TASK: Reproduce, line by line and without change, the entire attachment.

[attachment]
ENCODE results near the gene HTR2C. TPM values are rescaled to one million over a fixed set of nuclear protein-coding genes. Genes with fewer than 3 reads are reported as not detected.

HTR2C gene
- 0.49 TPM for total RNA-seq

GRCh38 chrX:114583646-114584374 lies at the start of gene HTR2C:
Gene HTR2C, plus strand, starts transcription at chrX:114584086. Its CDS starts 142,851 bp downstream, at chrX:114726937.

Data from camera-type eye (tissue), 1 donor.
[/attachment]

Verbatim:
ENCODE results near the gene HTR2C. TPM values are rescaled to one million over a fixed set of nuclear protein-coding genes. Genes with fewer than 3 reads are reported as not detected.

HTR2C gene
- 0.49 TPM for total RNA-seq

GRCh38 chrX:114583646-114584374 lies at the start of gene HTR2C:
Gene HTR2C, plus strand, starts transcription at chrX:114584086. Its CDS starts 142,851 bp downstream, at chrX:114726937.

Data from camera-type eye (tissue), 1 donor.